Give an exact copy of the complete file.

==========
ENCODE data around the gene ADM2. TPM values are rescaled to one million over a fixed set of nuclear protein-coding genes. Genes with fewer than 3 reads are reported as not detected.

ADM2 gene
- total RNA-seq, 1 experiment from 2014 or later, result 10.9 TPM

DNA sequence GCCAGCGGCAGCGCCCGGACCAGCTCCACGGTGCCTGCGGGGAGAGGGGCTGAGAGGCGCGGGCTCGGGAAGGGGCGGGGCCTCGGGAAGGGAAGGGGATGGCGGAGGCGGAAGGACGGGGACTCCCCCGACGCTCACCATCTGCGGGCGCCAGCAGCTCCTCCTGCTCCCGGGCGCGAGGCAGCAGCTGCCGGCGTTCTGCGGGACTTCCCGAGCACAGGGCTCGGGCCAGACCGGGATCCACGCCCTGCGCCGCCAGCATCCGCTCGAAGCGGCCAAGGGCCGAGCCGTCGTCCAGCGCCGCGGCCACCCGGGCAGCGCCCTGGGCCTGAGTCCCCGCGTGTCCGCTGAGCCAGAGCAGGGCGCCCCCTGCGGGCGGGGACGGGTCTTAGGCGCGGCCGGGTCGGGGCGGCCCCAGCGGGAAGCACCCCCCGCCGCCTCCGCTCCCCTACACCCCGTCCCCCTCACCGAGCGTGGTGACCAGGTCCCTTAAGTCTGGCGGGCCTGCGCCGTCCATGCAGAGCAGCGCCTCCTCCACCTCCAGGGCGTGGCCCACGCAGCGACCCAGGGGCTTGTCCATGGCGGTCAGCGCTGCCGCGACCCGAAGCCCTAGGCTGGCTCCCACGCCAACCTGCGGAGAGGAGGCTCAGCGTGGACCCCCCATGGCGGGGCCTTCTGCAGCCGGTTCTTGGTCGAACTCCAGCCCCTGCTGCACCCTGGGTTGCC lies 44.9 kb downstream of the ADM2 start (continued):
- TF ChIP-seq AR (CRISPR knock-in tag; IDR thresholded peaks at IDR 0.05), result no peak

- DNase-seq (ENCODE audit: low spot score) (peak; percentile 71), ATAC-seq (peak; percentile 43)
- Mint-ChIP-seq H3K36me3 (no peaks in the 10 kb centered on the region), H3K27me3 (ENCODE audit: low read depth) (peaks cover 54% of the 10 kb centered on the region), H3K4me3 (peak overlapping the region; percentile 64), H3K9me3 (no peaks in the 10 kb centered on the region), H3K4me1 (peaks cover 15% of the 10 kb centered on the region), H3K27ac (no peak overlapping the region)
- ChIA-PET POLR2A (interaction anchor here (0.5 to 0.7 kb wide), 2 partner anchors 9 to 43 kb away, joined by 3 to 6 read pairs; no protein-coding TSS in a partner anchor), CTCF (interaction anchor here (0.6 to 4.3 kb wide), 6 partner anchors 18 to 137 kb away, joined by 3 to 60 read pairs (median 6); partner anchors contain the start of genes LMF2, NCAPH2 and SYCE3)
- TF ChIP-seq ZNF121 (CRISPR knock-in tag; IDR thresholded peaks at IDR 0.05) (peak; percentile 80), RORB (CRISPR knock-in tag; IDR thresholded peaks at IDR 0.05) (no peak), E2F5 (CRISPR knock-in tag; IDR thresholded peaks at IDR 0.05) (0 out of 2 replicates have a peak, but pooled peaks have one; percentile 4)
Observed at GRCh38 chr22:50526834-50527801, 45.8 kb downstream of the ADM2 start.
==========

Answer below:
ENCODE data around the gene ADM2. TPM values are rescaled to one million over a fixed set of nuclear protein-coding genes. Genes with fewer than 3 reads are reported as not detected.

ADM2 gene
- total RNA-seq, 1 experiment from 2014 or later, result 10.9 TPM

DNA sequence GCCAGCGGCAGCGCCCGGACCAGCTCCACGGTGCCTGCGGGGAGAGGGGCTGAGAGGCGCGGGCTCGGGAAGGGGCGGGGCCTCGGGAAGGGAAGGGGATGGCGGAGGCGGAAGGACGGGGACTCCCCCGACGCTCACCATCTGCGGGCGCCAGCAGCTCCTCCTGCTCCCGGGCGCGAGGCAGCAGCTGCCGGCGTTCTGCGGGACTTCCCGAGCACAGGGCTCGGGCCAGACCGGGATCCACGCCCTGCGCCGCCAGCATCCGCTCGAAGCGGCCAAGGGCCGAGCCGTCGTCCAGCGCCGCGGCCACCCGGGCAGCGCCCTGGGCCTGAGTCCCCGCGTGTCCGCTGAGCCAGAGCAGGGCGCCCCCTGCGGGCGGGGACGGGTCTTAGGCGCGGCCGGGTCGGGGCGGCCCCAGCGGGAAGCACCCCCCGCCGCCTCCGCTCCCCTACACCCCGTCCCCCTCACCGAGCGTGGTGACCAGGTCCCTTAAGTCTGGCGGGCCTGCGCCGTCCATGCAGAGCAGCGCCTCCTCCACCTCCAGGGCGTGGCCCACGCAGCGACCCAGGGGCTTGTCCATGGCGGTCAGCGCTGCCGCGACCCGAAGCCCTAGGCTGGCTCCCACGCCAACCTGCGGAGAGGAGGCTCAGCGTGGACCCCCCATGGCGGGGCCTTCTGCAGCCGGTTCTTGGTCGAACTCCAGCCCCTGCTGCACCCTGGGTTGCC lies 44.9 kb downstream of the ADM2 start (continued):
- TF ChIP-seq AR (CRISPR knock-in tag; IDR thresholded peaks at IDR 0.05), result no peak

- DNase-seq (ENCODE audit: low spot score) (peak; percentile 71), ATAC-seq (peak; percentile 43)
- Mint-ChIP-seq H3K36me3 (no peaks in the 10 kb centered on the region), H3K27me3 (ENCODE audit: low read depth) (peaks cover 54% of the 10 kb centered on the region), H3K4me3 (peak overlapping the region; percentile 64), H3K9me3 (no peaks in the 10 kb centered on the region), H3K4me1 (peaks cover 15% of the 10 kb centered on the region), H3K27ac (no peak overlapping the region)
- ChIA-PET POLR2A (interaction anchor here (0.5 to 0.7 kb wide), 2 partner anchors 9 to 43 kb away, joined by 3 to 6 read pairs; no protein-coding TSS in a partner anchor), CTCF (interaction anchor here (0.6 to 4.3 kb wide), 6 partner anchors 18 to 137 kb away, joined by 3 to 60 read pairs (median 6); partner anchors contain the start of genes LMF2, NCAPH2 and SYCE3)
- TF ChIP-seq ZNF121 (CRISPR knock-in tag; IDR thresholded peaks at IDR 0.05) (peak; percentile 80), RORB (CRISPR knock-in tag; IDR thresholded peaks at IDR 0.05) (no peak), E2F5 (CRISPR knock-in tag; IDR thresholded peaks at IDR 0.05) (0 out of 2 replicates have a peak, but pooled peaks have one; percentile 4)
Observed at GRCh38 chr22:50526834-50527801, 45.8 kb downstream of the ADM2 start.